Researchers at the University of Florida/Institute of Food and Agricultural Sciences’ Tropical Research and Education Center (TREC) are looking for ways to improve production of crops such as squash and watermelon.
Geoffrey Meru, assistant professor in the Horticultural Sciences Department at TREC, is one of the researchers examining key challenges limiting growers’ success and addressing them through breeding and genetic research. He focuses on squash and watermelon, as these are some of the most profitable vegetable crops in Florida.
Meru’s breeding program aims to develop high-yielding vegetable cultivars that are resistant to diseases. For squash, one of the main issues for growers is a pathogen called Phytophthora capsici that causes crown, root and fruit rot. Meru says that the disease is particularly severe in South Florida areas, such as Miami-Dade County, where hot, humid and rainy weather conditions lead to rapid establishment of the pathogen. Watermelon growers are concerned about Fusarium wilt, gummy stem blight and emerging viruses, which continue to cause significant crop losses, Meru says.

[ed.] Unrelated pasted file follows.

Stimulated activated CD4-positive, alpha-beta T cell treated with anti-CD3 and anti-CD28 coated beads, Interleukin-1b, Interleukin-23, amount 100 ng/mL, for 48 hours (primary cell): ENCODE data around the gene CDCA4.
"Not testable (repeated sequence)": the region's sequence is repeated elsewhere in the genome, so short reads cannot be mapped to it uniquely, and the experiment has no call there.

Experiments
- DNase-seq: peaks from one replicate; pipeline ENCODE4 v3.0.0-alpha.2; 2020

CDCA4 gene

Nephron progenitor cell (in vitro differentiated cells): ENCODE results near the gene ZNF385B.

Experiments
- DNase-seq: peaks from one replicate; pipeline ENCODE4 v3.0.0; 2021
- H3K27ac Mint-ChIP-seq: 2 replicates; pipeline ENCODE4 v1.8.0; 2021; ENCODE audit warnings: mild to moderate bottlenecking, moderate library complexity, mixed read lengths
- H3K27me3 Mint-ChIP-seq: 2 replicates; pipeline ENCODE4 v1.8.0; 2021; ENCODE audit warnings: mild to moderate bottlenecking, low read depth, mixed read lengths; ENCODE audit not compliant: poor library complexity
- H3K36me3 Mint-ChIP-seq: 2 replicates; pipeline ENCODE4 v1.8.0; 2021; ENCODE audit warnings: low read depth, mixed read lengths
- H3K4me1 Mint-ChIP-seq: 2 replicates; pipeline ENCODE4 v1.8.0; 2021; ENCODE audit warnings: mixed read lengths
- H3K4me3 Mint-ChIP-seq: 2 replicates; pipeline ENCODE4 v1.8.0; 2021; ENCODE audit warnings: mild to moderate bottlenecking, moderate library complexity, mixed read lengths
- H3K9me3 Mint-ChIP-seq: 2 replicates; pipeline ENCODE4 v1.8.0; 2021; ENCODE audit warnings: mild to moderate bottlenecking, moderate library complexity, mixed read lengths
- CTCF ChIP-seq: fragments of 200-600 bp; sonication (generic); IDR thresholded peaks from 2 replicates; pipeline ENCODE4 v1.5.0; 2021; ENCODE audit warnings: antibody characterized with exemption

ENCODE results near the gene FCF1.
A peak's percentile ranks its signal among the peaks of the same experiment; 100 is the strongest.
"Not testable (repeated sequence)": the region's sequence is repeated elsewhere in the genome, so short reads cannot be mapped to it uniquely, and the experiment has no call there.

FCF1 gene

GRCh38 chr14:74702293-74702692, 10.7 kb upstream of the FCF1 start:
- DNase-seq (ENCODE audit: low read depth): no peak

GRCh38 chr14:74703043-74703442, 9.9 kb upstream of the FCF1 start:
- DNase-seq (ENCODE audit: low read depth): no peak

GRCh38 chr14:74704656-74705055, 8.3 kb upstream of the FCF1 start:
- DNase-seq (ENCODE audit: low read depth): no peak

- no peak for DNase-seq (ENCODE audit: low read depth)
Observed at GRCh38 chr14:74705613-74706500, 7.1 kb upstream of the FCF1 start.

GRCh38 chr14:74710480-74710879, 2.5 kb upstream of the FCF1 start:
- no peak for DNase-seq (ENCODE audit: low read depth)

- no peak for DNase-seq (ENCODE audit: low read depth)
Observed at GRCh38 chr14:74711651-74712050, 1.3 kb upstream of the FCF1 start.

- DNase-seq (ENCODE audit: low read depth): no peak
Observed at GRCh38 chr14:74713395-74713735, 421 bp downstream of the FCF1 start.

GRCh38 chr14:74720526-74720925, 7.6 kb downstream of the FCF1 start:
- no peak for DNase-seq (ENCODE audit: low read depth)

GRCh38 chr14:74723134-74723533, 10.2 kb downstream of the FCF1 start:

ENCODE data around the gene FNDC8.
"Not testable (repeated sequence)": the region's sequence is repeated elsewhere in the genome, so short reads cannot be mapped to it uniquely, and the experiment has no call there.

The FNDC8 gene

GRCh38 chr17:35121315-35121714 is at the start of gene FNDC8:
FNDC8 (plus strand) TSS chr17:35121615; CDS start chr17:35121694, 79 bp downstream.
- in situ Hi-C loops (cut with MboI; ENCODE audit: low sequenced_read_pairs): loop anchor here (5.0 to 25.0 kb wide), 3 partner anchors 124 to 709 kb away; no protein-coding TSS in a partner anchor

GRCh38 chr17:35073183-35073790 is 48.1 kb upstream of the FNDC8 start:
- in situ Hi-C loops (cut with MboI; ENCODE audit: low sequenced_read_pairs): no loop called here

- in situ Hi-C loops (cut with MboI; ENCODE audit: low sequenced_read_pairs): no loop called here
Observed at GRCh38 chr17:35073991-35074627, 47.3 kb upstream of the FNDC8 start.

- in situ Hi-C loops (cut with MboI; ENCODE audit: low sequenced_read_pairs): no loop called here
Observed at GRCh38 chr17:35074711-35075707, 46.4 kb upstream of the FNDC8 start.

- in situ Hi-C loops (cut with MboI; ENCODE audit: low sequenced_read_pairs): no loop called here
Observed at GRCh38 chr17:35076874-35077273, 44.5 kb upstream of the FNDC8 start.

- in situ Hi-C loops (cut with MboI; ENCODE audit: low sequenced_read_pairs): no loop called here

Yield is also of high importance in the breeding program. “Growers want to make more money per acre, which means we have to breed cultivars that yield more fruit per acre,” says Meru. His program also breeds for improved fruit quality, including flavor, fruit shape and sweetness, which can help growers succeed in the market.
At TREC, Meru says scientists with various backgrounds collaborate on projects, allowing problems to be solved from multiple perspectives. “We are able to tackle growers’ problems by combining experience from different expertise at TREC,” he says.
In an effort to increase expertise in the area of plant breeding in Florida and beyond, Meru’s program mentors graduate and undergraduate school students in applied and fundamental research. He is currently mentoring three graduate students who will join the workforce with experience in breeding and genetics.
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